Objective: Pharmacists are health professionals who are ideally positioned to perform a primary health care role. However, the definition of professional value needs to be considered not just as professional education and skills, but also in terms of how consumers perceive it. The main aim of this work was to explore the public's perceptions and attitudes towards community pharmacy in Portugal.
Methods: A pure qualitative approach was undertaken. The data were collected through a semi-structured interview, conducted with a 'snowball' like sample. First, individuals (n = 15) were interviewed, allowing for adjustment and validation of the interview schedule, followed latter by group interviews with adults in rural and urban areas. Group participants (n = 25) were asked about their behaviour and beliefs, resulting from their perceptions of community pharmacies, pharmacists and medicines. Future expectations regarding the community pharmacy service were also explored. The interviews were tape recorded and transcribed verbatim. An iterative, reflexive coding process was applied, assisted by the qualitative software package QSR NUD*IST v4. The inductive analysis of the extracted codes assembled those codes into themes.
Results and discussion: This article will mainly focus on community pharmacy service representations and cognitions (theme A) and community pharmacy evaluative perceptions and behaviours (theme B). Participants displayed general and contradictory ideas about the actual functions of the pharmacist, including weak conceptualizations and a positive demand for services in relation to product supply. This superficial understanding is in line with previous results from satisfaction studies, confirming a low expectation level. The public's poor knowledge and low expectations can justify a reduced desire for an extended role of the pharmacist in the community. This uncertain service conceptualization does not define the professional responsibility from a consumer's perspective.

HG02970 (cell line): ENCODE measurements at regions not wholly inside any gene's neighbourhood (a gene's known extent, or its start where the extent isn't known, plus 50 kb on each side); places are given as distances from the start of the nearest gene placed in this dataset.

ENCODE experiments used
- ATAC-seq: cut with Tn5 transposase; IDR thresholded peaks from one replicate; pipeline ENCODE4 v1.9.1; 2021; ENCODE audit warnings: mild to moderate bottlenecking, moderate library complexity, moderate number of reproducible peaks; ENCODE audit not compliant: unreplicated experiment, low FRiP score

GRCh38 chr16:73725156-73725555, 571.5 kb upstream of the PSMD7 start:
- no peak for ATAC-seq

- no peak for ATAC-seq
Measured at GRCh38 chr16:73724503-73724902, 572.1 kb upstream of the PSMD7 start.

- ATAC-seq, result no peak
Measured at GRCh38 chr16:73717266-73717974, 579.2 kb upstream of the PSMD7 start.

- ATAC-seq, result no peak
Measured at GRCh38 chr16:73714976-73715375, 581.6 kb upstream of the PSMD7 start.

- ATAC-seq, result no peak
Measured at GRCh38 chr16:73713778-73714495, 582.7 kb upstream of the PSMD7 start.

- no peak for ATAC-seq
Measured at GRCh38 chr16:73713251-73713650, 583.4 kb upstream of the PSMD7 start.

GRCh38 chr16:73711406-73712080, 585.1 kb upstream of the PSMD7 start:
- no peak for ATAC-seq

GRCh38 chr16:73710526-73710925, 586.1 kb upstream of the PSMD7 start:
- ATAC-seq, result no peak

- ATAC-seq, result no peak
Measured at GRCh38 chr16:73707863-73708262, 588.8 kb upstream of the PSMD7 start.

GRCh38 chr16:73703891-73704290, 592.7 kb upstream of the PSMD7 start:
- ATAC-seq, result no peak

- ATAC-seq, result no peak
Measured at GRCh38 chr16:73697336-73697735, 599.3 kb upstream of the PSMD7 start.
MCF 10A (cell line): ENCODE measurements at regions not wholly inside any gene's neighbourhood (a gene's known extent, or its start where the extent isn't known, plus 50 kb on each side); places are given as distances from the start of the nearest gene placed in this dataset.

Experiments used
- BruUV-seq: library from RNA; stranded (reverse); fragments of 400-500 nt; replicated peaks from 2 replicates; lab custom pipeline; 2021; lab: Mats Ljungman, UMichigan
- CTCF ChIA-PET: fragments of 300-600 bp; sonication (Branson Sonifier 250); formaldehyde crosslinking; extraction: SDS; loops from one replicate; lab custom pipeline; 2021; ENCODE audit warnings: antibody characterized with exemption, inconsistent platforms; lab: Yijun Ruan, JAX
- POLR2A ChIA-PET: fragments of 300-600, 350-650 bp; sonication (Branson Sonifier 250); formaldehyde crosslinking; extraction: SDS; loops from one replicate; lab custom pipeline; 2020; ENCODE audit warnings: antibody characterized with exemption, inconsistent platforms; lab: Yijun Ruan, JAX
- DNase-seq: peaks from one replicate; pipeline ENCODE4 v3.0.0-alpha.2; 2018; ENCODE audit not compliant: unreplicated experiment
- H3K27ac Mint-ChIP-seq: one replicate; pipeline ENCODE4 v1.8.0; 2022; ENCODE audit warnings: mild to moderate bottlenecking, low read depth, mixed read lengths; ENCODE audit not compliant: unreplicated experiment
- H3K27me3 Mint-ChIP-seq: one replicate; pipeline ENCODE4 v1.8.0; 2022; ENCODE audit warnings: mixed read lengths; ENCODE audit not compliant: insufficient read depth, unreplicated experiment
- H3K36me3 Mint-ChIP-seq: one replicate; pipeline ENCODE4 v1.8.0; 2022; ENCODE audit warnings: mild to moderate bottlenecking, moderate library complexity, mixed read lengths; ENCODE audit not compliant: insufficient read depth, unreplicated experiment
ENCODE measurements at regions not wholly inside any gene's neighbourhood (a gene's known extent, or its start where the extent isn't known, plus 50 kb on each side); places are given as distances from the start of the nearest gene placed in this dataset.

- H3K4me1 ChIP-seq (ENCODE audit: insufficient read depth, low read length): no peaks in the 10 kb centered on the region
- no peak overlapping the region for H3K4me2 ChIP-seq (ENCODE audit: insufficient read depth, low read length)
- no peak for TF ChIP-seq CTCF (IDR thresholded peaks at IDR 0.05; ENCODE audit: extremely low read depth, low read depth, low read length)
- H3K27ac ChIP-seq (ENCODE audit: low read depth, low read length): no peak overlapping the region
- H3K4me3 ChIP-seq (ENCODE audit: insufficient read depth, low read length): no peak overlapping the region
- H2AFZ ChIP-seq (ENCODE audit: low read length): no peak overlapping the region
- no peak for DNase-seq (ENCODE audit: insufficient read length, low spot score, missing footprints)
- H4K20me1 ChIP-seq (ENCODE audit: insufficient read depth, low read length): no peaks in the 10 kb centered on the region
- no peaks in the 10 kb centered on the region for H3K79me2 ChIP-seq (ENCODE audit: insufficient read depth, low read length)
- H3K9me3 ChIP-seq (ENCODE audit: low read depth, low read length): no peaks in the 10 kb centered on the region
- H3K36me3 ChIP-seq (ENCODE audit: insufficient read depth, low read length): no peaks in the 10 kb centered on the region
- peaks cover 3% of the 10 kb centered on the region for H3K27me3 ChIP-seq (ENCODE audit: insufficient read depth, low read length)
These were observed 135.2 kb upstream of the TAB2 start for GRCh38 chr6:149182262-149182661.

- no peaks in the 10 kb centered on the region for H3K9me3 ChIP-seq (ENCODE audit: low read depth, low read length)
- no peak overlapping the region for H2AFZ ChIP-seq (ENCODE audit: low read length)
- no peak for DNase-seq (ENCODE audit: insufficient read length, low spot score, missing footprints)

Conclusions: Although these results allow for the development of a framework to describe the perceptions of community pharmacy users, further research is needed to determine the prevalence of these and other possible results.